“A greater matrix of logistical options cut, in some instances, ride times in half,” added Forsyth, who is now vice president of Transpar. “It was a win-win situation.”
Teamwork Equates to Big Savings
Still, the project was going to be extremely challenging despite Rhode Island’s limited geographic size and a relatively small number of students. The state’s inlets and natural barriers prohibit bus ride distances as the crow flies. There are no straight lines from here to there but plenty of twists and turns, according to Forsyth.
“You can’t drive across Narragansett Bay, obviously,” he added.
Transpar started with special education students, who by very nature can be placed into different schools depending upon their specific needs, Forsyth explained. Therefore, routes that serve this student population must be “very malleable because they’re ever changing,” he added. Next, private schools were phased in.
Today, Transpar oversees the transportation of more than 2,600 students—about 1,300 of which are non-public or private school students, another 750 being students with disabilities and most of the others attending career and technical schools—and the school bus operations of contractors First Student and Ocean State Transit, a subsidiary of Student Transportation of America.
“(The program) is small in terms of numbers but still it’s a very costly form of transportation,” Forsyth said. “It requires a tremendous amount of attention.”
Though First Student and Ocean State Transit provide the buses, drivers and maintenance, Transpar Group creates, reviews and manages all routes for the contractors that are operated daily out of 13 locations. It also oversees a new albeit small fleet of allowable vans and SUVs for student transport (see sidebar).
“We provide routing services for the statewide program to ensure that student needs are met related to reasonable run times, on-time drop off and pick-up and that routes are operating as efficiently as possible in accordance with RIDE’s guidelines,” explained Nicole Martin, Transpar’s manager for the statewide program.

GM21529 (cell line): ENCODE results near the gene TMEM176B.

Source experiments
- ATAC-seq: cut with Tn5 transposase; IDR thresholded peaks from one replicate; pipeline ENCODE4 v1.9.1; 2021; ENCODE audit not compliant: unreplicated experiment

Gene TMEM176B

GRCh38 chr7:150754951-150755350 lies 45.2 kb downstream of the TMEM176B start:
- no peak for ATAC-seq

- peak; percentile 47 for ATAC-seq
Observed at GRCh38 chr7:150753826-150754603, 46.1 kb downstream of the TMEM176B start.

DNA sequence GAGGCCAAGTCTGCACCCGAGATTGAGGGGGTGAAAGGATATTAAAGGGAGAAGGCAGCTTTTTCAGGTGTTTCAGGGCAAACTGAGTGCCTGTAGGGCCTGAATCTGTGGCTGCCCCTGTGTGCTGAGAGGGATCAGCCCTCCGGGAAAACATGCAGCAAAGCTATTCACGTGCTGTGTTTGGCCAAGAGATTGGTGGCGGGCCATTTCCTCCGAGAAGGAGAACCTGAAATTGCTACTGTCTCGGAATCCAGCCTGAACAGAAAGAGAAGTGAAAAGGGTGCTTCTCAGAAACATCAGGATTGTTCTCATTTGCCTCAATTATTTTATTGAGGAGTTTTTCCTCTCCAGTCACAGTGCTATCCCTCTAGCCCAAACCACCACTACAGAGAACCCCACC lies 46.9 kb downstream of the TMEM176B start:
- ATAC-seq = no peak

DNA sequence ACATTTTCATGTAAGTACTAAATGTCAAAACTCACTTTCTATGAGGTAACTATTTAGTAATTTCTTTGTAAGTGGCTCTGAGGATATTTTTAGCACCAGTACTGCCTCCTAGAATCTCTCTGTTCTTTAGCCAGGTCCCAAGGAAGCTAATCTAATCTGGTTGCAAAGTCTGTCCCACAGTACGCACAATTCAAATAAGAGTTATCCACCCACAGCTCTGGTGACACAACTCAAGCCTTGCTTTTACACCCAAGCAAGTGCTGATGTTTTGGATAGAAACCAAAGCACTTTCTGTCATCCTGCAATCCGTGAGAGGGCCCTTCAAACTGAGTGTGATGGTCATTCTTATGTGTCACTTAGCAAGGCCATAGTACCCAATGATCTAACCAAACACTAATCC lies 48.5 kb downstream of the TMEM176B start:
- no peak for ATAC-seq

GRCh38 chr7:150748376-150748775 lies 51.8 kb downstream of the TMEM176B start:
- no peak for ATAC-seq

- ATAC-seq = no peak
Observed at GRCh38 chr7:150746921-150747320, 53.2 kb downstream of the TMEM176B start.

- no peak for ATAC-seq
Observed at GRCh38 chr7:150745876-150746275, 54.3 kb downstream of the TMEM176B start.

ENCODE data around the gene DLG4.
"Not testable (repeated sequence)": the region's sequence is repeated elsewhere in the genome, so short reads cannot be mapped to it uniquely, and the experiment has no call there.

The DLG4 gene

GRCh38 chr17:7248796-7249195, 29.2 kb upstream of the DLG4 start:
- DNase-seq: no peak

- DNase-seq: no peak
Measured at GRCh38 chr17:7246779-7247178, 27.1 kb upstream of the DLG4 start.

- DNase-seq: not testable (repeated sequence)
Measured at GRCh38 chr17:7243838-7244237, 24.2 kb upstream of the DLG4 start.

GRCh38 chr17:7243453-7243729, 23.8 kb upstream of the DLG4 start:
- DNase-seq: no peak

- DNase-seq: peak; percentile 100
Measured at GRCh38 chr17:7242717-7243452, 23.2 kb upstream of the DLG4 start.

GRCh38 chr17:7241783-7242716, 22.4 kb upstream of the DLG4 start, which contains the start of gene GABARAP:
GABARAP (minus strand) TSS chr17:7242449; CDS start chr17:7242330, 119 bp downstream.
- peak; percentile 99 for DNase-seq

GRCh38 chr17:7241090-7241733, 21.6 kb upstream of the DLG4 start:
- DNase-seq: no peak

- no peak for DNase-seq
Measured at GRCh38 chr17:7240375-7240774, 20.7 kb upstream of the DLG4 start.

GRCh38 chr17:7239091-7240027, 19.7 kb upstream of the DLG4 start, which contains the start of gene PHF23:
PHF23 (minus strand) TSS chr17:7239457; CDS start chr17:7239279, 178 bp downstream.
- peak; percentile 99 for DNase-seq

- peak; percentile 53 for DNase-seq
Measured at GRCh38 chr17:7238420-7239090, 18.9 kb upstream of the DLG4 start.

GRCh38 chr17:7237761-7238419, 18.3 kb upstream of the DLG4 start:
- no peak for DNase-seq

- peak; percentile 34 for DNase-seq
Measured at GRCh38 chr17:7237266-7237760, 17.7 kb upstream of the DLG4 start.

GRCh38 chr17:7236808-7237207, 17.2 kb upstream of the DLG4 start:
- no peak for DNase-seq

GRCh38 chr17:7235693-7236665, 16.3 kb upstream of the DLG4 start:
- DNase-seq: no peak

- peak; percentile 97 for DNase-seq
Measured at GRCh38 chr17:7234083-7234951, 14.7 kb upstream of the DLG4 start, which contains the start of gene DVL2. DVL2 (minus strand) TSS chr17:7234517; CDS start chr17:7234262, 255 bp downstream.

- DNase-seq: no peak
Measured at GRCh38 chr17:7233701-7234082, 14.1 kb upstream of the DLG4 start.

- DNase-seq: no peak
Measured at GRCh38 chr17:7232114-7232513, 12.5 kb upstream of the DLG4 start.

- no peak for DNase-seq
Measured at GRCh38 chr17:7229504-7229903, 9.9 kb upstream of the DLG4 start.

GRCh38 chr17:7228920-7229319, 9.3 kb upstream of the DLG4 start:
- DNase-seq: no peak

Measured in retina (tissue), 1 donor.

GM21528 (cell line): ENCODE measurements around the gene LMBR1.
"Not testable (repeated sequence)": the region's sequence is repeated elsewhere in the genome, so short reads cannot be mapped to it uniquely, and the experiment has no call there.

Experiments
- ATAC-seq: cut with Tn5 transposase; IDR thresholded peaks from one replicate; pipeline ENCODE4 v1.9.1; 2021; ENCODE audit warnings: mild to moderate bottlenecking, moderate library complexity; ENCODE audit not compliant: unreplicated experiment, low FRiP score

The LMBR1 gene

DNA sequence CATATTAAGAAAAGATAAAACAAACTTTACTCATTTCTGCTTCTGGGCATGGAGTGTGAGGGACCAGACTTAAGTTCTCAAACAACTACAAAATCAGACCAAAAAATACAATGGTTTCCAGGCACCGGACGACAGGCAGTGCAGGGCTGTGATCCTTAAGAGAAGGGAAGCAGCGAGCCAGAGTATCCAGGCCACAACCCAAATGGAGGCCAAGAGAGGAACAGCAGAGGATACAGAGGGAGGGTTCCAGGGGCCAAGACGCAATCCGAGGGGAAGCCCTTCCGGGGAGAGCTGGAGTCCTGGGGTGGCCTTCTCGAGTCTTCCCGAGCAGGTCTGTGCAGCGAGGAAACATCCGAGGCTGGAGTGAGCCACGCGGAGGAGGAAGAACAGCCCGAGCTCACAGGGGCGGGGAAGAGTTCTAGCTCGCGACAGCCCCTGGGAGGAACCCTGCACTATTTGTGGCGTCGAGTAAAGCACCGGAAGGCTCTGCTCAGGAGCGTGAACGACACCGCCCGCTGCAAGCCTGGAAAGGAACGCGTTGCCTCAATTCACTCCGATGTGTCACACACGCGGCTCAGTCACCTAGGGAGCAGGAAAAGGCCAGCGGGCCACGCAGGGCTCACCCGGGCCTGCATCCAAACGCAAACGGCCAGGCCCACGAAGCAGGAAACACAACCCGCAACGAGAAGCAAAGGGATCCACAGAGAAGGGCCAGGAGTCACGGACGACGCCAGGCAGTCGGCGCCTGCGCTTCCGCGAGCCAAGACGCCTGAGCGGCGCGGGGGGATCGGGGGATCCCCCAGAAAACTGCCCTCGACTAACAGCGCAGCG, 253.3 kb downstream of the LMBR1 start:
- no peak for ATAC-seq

She and her team also oversee vendor contract compliance and coordinates all student registration, routing and customer service.
RIDE’s Brown said she appreciates the checks and balances, which directly keep costs down as students are transported to 187 different school campuses across Rhode Island, and even a few in Massachusetts.
“By doing so, the vendor providing the buses is not determining how many buses are needed, which is the situation when a vendor creates the route,” she added.
The Contractor Performance Management Program, or CPMP, is unique to Rhode Island’s statewide program. Both Brown and Forsyth said it is non-punitive in nature, instead fostering a supportive partnership between Transpar, RIDE and the school bus contractors, while also ensuring all four remain accountable to each other. Brown explained that a technical performance assessment is also compiled annually to gauge monthly performance, trends and a statistical summary of key financial and operational data. Data analysis suggest what potential or actual problem areas are and offers summary conclusions on what areas the team needs to focus on for the upcoming year.
“What we’ve engineered is a very ambitious program for contractors to ensure they comply with terms, but we also measure how effectively and efficiently we manage the operation,” added Forsyth.
By all accounts, the program is a success and then some. Brown said the first three years of the program resulted in $7.3 million in savings statewide. That figure jumped to $12 million through the end of the 2015 fiscal year. The current overall cost of the program is budgeted at $23 million, of which the state contributes $3.2 million toward the cost of non-public school transportation provided under the statewide program.
“These savings directly benefit the taxpayers of our communities and allow funds to be redirected toward educational improvements,” she added.
Reprinted from the April 2017 issue of School Transportation News magazine.